Glory Is an Indeterminate Amount of Bandwidth Away

On Mastodon I saw this toot showing a tangle of interconnected AWS services used to host a Wordpress site. I don’t speak AWS so it looks confusing.1 One of the replies linked to this post, which I’d come across last week. Seeing it twice was clearly a sign to share my thoughts.

Overall I agree with the message—you can get a really long way with very little computing power. In university I ran a Rails application that collected entries for sports events, and it was hosted on a $5/month VPS that barely broke a sweat. However the post glosses over some aspects of web hosting that I think are worth considering.

The base assumption is that to be solidly in the top 1000 websites, you’ll need to be serving about 30TB of compressed HTML per month, which averages out to 11MB/s. That’s a lot but not an unfathomable amount. It’s only 88Mb/s which is much less than my home internet download speed. Although sadly it is much greater than my meagre 20Mb/s upload speed—so we can’t host this on a server in my apartment.

The assumption baked into the 11MB/s number is that all your visitors will come and look at your website in a perfectly uniform distribution throughout the day and throughout the month. There can be no variation due to timezones, days of the week, or days of the month. This is almost certainly not the case for this hypothetical website. If it’s an English-first website then the traffic will grow as the US, UK, and Canada are awake, and then drop off as they go to sleep. If you do the maths on a cosine wave, you can see that it’s easy to hit a peak of 22MB/s.

Fluctuations between weekdays and weekends will vary much more based on the type of website you’re running, but we can pretty safely say that you want to be able to exceed that 22MB/s number.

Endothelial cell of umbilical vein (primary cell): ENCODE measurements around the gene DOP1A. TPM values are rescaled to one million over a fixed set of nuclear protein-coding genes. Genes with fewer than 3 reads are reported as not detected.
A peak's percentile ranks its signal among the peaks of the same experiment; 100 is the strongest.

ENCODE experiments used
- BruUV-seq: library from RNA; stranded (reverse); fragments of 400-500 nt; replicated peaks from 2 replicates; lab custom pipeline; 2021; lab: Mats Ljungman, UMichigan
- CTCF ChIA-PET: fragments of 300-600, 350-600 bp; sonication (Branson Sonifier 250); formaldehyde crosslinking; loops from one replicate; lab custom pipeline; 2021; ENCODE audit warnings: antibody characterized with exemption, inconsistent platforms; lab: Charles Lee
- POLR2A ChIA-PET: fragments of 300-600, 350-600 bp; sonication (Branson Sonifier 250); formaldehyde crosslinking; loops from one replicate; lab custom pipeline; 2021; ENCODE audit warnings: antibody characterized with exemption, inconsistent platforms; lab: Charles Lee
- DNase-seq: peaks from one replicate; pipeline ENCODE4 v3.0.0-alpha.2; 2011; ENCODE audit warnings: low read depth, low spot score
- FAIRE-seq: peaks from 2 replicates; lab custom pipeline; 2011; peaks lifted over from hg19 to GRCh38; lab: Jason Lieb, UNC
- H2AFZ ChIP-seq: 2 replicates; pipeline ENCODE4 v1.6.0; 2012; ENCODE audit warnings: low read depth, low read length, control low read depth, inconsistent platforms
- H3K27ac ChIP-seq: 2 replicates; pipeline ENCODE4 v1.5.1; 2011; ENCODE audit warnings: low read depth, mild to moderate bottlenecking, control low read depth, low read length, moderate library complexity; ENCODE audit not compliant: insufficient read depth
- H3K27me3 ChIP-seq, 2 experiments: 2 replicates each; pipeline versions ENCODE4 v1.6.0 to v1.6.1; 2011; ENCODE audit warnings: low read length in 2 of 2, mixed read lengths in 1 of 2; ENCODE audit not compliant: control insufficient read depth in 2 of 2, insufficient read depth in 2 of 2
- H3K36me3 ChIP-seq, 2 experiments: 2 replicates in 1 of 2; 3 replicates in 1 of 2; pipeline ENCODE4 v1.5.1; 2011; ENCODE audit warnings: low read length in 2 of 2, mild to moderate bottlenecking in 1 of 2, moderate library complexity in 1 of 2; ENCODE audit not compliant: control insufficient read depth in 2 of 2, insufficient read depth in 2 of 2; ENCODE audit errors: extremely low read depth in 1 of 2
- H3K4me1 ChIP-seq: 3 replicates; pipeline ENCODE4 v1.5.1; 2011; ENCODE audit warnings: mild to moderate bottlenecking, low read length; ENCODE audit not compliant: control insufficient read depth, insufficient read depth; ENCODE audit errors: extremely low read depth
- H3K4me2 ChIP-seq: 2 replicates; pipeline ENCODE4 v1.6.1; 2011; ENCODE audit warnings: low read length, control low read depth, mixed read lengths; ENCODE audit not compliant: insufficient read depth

Of course you could be a victim of your own success—you want to be able to handle traffic spikes. Whether it’s a global news event or just a part of people’s daily routine, your traffic is driven by your visitors. Is there something that could cause all your visitors for one day to come in the space of an hour? That’s almost 300MB/s of traffic you’d have to handle.

We’re also making the assumption that visitors will come to the website, download their content promptly, and leave. There are all sorts of things that can go wrong when downloading a file, which might affect the performance of your website. Will a bunch of clients downloading really slowly impact your memory usage? Are there some users with so much data that your database gets locked up executing a huge query when they’re around?

SQLite is amazing. I think the main reason why I wouldn’t pick it for a web server is not performance, but strictness. It does have a strict mode but I’m not sure how much that encompasses. Way back in the day I used to use MySQL for everything (it’s what my dad did) and happily learnt how to write MySQL-flavoured queries. For some reason (maybe an internship?) I started using Postgres and got really confused that my queries were failing. They had been working fine in MySQL.

The reason is that Postgres is much more strict than MySQL2, and it would just throw out my nonsense queries. If we have this query:

SELECT first_name, AVG(age), last_name
FROM people
GROUP BY first_name

Postgres will fail because you can’t select the column last_name that’s not aggregated or not part of the GROUP BY. MySQL will just give you one of the last names in the group.